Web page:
1. Combine tasks and include cross curricular experiences. Surf across content areas and courses, designing creative combinations where students get to use knowledge from different areas.
  2. Be willing to allow students more control in the classroom. This can be scary for educators, but occasionally put the students in charge (with some supports and supervision) and see what they come up with.
  3. Use workstations that students can move through. Elementary teachers do this frequently, but what about secondary. Most interesting problems have multiple facets or parts. Can we create a set of structured experiences students move through to learn different elements, and then put it all together.
  4. Use simulations to raise engagement. Simulations are a very powerful way of putting knowledge of content into practice to understand it at a much deeper level. It is one thing to learn about the powers that the three branches of government possess in order to properly maintain the checks and balances of our government, but it an entirely different level of understanding that can result when students are split into three groups, representing each branch, to simulate how each branch can check the other two based upon laws and executive orders.
  5. Create environments that are safe for risk-taking. Create a safe environment so students are comfortable taking academic risks, and being self-directed.
  6. Offer opportunities for students to work in our communities and solve real community problems.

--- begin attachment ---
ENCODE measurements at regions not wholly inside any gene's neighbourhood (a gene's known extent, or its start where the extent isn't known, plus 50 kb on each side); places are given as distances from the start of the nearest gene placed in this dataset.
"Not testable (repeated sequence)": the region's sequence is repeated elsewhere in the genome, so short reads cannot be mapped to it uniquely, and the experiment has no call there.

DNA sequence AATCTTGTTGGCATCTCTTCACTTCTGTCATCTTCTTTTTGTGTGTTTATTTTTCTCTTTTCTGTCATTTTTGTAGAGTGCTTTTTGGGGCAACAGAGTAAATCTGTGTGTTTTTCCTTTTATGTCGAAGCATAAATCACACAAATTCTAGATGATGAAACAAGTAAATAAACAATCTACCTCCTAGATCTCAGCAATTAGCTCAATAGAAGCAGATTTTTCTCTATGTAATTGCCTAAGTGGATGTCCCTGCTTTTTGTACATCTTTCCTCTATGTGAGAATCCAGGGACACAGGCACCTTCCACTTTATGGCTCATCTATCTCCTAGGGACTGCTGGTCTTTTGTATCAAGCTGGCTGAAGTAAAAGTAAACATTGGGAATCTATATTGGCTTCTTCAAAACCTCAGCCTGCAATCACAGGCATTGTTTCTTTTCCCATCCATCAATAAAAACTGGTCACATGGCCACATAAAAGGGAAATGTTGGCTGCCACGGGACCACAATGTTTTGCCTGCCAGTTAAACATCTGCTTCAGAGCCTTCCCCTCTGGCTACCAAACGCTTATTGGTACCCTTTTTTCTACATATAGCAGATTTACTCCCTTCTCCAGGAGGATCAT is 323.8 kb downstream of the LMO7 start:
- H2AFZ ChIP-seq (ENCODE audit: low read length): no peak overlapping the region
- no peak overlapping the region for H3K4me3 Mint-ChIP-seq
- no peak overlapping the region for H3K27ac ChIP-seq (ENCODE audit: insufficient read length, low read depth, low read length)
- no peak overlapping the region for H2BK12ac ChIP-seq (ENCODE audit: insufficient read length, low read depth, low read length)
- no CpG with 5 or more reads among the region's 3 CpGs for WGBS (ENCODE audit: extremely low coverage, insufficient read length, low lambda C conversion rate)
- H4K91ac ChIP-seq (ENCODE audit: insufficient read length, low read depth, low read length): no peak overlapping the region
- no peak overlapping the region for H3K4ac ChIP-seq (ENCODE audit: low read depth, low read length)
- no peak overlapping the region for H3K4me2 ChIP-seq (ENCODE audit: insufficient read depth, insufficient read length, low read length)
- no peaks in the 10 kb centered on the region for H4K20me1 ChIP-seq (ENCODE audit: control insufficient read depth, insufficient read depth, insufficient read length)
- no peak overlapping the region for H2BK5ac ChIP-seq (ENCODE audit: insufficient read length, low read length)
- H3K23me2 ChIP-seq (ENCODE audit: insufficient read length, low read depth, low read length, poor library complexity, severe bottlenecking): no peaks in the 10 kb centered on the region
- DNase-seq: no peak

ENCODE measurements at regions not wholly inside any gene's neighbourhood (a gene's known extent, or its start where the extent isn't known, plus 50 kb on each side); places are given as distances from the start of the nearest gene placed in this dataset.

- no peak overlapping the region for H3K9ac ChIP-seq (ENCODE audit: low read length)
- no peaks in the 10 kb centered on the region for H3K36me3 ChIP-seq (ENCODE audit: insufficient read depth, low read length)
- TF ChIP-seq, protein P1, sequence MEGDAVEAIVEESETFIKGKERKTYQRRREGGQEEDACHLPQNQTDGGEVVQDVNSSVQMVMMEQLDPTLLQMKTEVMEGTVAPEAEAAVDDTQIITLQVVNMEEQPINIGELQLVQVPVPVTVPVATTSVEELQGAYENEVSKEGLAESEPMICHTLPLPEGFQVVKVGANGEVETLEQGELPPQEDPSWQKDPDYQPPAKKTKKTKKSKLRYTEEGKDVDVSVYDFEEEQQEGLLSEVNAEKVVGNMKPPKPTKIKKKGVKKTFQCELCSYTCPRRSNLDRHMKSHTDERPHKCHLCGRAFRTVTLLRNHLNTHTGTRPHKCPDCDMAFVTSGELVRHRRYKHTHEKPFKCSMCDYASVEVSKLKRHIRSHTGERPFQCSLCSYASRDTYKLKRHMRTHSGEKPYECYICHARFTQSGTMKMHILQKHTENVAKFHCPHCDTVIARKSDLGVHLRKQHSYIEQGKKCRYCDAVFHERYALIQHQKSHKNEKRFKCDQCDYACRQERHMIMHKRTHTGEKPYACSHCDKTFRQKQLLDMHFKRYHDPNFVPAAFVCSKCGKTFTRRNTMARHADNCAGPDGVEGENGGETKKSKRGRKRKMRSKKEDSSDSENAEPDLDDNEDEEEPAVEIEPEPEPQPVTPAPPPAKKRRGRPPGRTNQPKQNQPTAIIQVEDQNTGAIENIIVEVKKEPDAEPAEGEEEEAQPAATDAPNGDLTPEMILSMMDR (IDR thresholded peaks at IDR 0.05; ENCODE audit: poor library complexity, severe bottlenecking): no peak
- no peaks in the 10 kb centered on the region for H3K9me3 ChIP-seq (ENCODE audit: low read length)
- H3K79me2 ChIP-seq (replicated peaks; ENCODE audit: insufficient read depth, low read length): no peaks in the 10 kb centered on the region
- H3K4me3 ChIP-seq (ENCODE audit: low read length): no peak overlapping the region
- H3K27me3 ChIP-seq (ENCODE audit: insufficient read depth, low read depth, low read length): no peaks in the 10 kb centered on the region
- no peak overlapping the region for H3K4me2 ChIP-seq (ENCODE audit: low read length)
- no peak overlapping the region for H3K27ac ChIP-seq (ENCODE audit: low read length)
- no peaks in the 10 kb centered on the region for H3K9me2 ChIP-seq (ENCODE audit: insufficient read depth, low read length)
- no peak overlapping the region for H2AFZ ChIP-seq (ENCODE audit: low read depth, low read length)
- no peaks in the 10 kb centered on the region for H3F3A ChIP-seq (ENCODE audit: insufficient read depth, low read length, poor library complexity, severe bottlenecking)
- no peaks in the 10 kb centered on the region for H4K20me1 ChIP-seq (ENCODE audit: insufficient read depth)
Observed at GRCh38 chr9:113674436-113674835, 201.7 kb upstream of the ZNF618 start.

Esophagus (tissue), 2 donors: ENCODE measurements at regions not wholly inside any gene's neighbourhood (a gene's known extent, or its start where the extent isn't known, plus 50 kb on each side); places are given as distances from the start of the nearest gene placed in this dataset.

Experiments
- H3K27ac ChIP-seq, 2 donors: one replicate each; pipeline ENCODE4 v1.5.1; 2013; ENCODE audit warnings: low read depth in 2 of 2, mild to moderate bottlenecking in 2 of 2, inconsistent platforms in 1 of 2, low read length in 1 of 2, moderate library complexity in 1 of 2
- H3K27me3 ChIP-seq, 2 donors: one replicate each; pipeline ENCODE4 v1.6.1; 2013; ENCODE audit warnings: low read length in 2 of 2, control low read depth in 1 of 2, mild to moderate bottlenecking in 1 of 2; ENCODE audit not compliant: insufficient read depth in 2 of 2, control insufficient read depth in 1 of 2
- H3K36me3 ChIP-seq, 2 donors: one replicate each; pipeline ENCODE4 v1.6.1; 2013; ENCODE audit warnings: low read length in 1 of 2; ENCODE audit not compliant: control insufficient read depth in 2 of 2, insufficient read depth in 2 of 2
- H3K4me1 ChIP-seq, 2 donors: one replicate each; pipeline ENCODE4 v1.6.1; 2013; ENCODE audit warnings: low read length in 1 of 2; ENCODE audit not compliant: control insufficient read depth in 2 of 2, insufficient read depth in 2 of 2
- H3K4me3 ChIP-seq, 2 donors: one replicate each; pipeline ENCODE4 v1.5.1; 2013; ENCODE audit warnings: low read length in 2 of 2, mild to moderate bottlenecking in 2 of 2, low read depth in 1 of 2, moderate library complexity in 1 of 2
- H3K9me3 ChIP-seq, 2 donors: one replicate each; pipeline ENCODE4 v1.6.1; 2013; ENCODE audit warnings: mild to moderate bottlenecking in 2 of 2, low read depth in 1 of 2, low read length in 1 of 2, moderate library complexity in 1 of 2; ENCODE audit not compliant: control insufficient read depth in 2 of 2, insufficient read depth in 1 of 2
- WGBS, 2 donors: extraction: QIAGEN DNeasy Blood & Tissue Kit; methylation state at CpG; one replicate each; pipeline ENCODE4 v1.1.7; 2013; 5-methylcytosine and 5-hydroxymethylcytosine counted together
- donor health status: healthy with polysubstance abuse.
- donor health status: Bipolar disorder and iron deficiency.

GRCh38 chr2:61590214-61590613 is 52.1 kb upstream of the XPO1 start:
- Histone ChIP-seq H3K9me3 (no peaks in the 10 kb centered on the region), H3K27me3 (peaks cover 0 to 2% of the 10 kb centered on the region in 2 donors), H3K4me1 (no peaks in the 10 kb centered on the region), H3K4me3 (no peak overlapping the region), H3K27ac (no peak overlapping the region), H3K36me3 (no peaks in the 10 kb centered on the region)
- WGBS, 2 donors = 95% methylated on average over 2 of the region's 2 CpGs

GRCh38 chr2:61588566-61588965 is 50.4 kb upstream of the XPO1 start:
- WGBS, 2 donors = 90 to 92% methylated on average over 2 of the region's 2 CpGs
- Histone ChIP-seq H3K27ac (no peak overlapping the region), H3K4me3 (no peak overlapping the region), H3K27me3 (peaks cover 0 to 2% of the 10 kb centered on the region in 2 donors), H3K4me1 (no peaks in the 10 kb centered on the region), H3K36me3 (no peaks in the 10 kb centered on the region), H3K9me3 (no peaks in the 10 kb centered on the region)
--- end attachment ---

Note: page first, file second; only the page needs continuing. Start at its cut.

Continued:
7. Let students fail. Incorporate intentional opportunities for student failure in learning to build skills in stamina, grit and working with feedback. This helps students learn to adapt, get up, and try again.

One thought on “5 (Plus 7) Ways to Transform Student Task

  1. Excellent output and very thought provoking.

    Really like the first #3 – Connect it to Life (Authentic). As a father, I’ve been thinking a lot about this lately with my own 4th grade son and how it’s been really the top key factor that helped myself to really ENJOY learning new things with a passion. On another topic, I’ve been researching how very different male and female students learn – would be great to see this integrated above somehow.

    #2 – Design in the Chance to Practice Skills. For me, there is a lot to this that is so important and, from my perspective, a critical concept and practice is learning how to ‘iterate’. Which then ties closely into many of the other items above such as 1A, 4A, 5A, 1B, 2B, 4B and 7B.

    I’d also add we need to be careful with the word ‘fail’ since we hold so much accountability on test scores. I don’t like the word ‘pivot’ all that much either but like it better than ‘fail’. To ingrain testing in our lives is the secrete sauce and as we get the ‘results’, we learn to process the results and iterate next steps, for seeing how we can make small improvements for then testing again, measuring the improvements and moving forward again and again (keeping the theme in mind but allow it to change and evolve). The results may be binary (right or wrong, pass or fail) but they might not be. Regardless, once the student finds their own cycle of testing that works for them the passion for learning, improving the results and iterating are magical. And, the ultimate outcome may be very different than what was presumably what was originally envisioned (Theme).

    Liked by 1 person